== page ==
Pressure ulcers greatly affect the lives of patients and their family caregivers. These effects include physical, emotional, social and financial status; change of body image; and loss of independence and control[16]. Despite technological advances that have given a myriad of options for managing pressure ulcers, the effective, practical, and affordable local wound care modality does not seem to be available yet. Nevertheless, the preferred modality should be one able to maintain moisture over the wound surface, preserve cytokines and growth factors present in wound exudates, provide an effective barrier against bacteria and external physical factors, facilitate debridement when necessary, and reduce pain. Reduced cost, and practicality of dressing application and maintenance in position are also factors to be considered.
It has long been known that a moist environment facilitates wound healing more so than allowing the wound to air dry[4~6]. Therefore, any dressing that does not provide the necessary moisture for wound healing should be disregarded except probably when dealing with infected wounds in which the moist environment would exacerbate the infection[3]. Several studies provided some evidence that hydrocolloid dressings were better than saline gauze or paraffin gauze dressings for complete healing of chronic wounds[17]. Adherent wet-to-dry (saline) dressings, low adherent wound contact dressings and perforated film absorbent dressings do not seem to be appropriate for the management of chronic open wounds healing by secondary intention. On the other hand, foam dressings, polysaccharide dressings and alginate dressings do not provide as such the optimum moist environment for healing unless combined with a secondary synthetic adhesive moisture-vapor-permeable (SAM) dressing which by itself is labor intensive and impractical to use over large surface areas and difficult to maintain over certain anatomical areas. Likewise, hydrocolloids, hydrogels, and the new hydroactive preparations though capable of providing the proper moisture, require the same secondary dressing for positioning. MEBO, on the other hand, produces the adequate environment for moist wound healing without the need of any cumbersome, elaborate or expensive secondary dressing[3].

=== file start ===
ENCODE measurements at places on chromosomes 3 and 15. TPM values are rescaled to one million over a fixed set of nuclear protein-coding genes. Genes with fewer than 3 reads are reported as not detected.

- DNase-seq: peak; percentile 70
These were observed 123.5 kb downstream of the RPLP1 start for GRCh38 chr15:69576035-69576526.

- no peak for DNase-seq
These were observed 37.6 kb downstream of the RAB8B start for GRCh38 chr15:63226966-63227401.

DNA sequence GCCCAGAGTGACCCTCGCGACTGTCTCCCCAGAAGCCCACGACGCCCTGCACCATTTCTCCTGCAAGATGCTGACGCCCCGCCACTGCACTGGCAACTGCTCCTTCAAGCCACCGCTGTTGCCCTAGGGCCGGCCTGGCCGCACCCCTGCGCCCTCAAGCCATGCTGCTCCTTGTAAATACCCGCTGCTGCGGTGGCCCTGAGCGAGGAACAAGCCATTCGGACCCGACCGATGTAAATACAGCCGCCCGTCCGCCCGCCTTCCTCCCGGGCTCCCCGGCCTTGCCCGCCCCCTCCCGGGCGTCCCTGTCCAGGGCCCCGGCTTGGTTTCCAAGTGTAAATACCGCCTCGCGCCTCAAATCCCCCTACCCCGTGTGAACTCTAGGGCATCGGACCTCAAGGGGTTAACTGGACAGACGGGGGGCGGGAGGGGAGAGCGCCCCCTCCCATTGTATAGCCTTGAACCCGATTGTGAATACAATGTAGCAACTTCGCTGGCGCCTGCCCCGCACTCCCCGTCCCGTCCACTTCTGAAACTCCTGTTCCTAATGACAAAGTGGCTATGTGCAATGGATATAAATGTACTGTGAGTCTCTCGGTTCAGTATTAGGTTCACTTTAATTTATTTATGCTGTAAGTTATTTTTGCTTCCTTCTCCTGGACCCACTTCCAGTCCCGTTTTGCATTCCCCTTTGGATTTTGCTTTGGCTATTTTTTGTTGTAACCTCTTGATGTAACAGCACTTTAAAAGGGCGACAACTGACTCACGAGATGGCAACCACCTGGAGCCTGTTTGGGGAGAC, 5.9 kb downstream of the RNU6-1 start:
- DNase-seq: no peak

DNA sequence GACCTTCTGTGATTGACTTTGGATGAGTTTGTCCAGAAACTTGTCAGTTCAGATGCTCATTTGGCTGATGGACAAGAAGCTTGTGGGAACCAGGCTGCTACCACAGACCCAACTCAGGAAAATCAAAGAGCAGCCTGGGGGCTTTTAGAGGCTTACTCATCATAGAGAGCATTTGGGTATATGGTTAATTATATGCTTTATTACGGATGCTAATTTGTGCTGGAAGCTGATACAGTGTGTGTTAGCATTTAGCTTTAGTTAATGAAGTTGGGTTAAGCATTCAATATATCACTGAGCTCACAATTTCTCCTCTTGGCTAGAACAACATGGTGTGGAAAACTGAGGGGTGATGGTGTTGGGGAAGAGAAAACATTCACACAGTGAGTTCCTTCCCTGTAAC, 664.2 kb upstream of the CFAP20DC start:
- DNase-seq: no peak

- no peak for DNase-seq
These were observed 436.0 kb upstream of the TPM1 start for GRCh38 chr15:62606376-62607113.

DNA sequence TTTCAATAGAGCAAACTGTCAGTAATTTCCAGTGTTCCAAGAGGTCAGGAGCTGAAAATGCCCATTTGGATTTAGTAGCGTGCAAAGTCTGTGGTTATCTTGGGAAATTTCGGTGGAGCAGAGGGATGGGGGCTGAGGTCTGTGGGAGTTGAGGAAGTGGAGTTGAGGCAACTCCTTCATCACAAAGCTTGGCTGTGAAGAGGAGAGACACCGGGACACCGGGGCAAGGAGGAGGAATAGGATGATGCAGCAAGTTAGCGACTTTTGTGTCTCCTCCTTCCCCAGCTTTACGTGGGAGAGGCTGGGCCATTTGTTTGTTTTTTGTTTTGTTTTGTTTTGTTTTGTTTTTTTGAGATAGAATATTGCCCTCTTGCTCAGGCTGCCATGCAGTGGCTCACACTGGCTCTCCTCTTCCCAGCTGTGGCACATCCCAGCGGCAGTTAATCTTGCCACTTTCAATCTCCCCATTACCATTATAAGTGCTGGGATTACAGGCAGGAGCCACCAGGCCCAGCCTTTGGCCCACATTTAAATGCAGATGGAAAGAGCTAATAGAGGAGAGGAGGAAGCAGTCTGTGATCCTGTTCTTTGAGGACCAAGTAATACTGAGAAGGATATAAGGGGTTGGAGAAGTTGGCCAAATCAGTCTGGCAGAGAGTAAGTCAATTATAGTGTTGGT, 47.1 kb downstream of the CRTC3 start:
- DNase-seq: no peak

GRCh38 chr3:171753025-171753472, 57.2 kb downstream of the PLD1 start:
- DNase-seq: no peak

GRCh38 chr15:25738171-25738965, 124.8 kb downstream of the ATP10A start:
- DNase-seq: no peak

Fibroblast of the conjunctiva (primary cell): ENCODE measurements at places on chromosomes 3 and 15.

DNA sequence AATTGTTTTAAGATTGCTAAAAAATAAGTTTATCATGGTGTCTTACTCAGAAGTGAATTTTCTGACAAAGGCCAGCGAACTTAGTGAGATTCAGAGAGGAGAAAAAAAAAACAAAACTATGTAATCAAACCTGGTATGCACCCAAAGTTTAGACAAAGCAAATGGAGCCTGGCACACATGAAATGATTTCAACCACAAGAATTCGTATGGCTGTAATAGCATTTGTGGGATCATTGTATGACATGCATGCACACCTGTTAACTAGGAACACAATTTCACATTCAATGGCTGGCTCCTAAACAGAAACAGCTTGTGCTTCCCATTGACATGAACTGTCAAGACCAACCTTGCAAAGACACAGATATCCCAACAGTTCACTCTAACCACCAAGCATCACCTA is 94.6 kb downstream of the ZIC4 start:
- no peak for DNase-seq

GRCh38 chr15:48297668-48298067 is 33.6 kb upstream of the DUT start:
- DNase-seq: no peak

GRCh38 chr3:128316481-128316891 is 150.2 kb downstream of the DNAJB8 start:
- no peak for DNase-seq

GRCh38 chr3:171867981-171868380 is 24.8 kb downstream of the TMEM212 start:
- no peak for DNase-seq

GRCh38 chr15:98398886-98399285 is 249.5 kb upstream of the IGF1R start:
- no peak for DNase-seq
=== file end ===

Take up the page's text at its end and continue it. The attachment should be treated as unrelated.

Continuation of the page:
In the present study, we compared MEBO dressing versus Fucidin for the local management of chronic pressure ulcers. The active ingredients of MEBO are ?-sitosterol, flavinoids (mainly baicalin), alkaloids (mainly berberine), in a base of bees wax and sesame oil. Such active components provide the physiological moisture for optimal wound healing by facilitating keratinocyte migration, angiogenesis and interaction with growth factors[3]. Moreover, such ingredients allow MEBO to be effective through the three known stages of wound healing; by providing rapid autolytic debridement (first stage), facilitating the development of good and healthy granulation tissue (second stage), and facilitating re-epithelization with no hypo- or hyper-pigmentation (third stage).